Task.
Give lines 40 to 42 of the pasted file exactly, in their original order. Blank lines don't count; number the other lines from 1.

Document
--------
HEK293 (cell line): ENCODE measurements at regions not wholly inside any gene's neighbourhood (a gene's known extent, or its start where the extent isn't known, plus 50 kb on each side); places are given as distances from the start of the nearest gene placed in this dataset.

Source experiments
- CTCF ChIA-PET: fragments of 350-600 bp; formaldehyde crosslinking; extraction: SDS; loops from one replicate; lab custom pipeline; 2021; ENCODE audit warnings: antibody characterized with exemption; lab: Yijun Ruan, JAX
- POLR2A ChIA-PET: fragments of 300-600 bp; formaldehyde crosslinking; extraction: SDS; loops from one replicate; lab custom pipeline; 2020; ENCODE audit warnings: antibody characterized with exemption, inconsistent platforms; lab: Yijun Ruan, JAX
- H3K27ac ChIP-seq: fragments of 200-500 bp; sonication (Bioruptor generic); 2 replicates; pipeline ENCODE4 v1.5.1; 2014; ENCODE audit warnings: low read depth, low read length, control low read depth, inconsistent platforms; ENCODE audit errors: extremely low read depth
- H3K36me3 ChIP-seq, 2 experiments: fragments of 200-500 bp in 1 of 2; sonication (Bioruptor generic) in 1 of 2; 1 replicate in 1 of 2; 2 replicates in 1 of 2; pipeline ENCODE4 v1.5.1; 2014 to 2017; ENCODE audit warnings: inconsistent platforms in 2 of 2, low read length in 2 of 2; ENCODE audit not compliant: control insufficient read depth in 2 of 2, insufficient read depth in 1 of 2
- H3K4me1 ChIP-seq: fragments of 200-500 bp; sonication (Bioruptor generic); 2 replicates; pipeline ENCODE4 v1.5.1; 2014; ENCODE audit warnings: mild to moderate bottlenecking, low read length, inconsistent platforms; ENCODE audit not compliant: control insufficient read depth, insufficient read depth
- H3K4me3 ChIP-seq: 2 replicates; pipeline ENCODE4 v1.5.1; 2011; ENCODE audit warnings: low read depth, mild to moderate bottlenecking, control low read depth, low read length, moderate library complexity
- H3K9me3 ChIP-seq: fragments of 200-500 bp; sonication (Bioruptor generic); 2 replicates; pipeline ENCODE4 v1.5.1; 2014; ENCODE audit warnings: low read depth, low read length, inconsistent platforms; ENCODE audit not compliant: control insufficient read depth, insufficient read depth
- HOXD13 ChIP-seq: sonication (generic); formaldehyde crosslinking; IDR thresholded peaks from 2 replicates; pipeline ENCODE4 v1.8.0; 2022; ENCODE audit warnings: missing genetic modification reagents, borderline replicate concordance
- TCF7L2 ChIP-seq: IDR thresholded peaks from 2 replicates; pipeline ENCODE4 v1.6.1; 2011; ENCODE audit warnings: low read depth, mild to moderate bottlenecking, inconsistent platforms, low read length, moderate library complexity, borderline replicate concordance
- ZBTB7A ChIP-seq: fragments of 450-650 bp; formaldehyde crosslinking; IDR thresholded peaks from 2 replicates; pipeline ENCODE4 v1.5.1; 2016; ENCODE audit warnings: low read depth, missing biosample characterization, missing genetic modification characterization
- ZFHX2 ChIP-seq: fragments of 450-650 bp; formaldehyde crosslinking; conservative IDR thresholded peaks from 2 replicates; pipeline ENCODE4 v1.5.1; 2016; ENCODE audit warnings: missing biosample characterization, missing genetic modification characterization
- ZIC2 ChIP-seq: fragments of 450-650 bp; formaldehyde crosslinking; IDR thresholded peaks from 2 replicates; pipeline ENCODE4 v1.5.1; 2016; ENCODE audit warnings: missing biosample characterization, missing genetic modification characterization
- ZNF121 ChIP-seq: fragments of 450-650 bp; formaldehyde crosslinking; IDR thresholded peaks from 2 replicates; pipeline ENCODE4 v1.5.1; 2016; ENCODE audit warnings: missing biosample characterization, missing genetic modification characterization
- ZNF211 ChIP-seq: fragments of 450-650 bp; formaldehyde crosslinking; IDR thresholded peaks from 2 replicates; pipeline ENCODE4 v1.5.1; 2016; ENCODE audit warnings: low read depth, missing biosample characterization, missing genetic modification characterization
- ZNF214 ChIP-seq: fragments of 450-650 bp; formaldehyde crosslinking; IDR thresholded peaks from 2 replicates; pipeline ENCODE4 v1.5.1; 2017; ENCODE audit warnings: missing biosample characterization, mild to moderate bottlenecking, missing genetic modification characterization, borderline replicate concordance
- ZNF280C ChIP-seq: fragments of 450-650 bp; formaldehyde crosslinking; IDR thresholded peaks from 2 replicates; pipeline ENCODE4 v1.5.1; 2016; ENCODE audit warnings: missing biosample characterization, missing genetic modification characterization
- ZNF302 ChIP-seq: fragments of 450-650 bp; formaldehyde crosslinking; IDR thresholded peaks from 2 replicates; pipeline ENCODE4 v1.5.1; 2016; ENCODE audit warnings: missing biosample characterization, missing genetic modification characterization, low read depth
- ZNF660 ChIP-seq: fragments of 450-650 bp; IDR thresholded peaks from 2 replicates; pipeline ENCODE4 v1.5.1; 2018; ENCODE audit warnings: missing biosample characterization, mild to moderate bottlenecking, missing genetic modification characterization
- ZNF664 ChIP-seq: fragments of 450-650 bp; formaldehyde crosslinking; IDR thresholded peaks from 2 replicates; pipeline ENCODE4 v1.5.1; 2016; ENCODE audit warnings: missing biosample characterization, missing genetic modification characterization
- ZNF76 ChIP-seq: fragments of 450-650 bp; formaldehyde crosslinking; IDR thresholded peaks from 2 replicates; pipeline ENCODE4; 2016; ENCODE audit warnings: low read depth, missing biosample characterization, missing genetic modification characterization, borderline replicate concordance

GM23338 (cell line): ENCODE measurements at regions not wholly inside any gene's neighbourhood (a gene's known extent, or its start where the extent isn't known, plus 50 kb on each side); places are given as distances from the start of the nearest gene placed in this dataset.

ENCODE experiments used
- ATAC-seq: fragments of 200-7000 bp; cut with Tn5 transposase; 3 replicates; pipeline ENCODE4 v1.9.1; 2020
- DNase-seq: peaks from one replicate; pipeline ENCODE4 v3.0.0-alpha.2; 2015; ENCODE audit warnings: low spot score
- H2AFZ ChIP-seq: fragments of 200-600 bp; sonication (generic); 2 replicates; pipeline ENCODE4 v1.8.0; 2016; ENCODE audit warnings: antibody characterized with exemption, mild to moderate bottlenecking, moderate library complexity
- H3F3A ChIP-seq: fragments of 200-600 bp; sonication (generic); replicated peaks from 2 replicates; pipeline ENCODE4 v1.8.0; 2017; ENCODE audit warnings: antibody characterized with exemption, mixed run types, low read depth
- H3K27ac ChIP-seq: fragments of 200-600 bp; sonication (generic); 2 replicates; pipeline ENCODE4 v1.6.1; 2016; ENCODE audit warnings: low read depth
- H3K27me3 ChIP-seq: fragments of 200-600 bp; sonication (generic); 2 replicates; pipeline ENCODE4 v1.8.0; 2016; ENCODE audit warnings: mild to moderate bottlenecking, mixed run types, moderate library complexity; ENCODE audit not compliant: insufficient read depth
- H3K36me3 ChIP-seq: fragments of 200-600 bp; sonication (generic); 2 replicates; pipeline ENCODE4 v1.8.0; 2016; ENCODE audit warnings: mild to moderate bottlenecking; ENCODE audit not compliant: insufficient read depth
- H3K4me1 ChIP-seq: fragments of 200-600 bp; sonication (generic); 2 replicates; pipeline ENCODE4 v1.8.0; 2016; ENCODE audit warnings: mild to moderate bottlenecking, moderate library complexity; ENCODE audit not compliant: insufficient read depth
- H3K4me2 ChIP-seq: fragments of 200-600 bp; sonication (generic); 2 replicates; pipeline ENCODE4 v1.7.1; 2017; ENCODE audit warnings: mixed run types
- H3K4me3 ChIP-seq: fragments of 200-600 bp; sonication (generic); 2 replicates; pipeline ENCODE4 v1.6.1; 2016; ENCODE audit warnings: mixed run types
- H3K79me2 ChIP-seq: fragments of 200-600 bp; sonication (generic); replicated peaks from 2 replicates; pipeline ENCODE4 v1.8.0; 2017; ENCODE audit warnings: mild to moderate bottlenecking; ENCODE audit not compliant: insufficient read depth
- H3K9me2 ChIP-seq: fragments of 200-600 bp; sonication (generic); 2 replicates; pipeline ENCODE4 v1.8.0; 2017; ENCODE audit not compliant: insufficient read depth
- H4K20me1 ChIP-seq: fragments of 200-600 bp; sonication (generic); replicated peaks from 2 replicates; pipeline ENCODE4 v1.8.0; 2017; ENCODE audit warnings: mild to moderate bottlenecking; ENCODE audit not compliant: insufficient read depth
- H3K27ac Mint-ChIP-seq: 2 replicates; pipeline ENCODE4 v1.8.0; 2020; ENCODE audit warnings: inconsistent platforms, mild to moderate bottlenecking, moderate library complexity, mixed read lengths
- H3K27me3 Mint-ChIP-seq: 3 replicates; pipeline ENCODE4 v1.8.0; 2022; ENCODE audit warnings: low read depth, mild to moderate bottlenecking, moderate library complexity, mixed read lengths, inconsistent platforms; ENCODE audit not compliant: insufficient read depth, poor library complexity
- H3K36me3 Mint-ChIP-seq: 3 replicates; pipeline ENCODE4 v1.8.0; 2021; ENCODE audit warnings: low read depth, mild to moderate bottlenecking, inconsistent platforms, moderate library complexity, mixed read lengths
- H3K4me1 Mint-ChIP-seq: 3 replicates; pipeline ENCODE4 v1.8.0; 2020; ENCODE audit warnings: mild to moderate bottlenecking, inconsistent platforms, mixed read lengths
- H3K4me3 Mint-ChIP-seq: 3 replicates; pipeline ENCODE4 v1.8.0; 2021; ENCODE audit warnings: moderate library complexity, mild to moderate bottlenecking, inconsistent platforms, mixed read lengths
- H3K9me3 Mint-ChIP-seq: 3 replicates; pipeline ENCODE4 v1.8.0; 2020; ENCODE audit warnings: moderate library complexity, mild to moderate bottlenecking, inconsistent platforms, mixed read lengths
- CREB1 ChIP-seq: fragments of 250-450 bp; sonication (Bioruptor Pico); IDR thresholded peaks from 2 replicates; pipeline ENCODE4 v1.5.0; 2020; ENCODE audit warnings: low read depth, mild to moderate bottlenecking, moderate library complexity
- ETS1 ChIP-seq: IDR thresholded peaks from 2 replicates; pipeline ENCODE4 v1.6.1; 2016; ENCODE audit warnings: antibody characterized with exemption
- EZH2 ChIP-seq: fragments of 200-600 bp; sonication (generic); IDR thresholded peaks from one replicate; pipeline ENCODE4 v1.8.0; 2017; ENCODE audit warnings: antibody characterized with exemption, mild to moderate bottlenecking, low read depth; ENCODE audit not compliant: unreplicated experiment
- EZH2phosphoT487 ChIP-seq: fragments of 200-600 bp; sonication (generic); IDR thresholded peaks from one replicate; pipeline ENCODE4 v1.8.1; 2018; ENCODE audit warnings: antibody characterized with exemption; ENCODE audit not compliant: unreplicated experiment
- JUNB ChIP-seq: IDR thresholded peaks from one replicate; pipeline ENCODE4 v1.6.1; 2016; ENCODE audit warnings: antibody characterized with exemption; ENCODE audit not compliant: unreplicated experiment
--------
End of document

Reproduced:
- H3K36me3 Mint-ChIP-seq: 3 replicates; pipeline ENCODE4 v1.8.0; 2021; ENCODE audit warnings: low read depth, mild to moderate bottlenecking, inconsistent platforms, moderate library complexity, mixed read lengths
- H3K4me1 Mint-ChIP-seq: 3 replicates; pipeline ENCODE4 v1.8.0; 2020; ENCODE audit warnings: mild to moderate bottlenecking, inconsistent platforms, mixed read lengths
- H3K4me3 Mint-ChIP-seq: 3 replicates; pipeline ENCODE4 v1.8.0; 2021; ENCODE audit warnings: moderate library complexity, mild to moderate bottlenecking, inconsistent platforms, mixed read lengths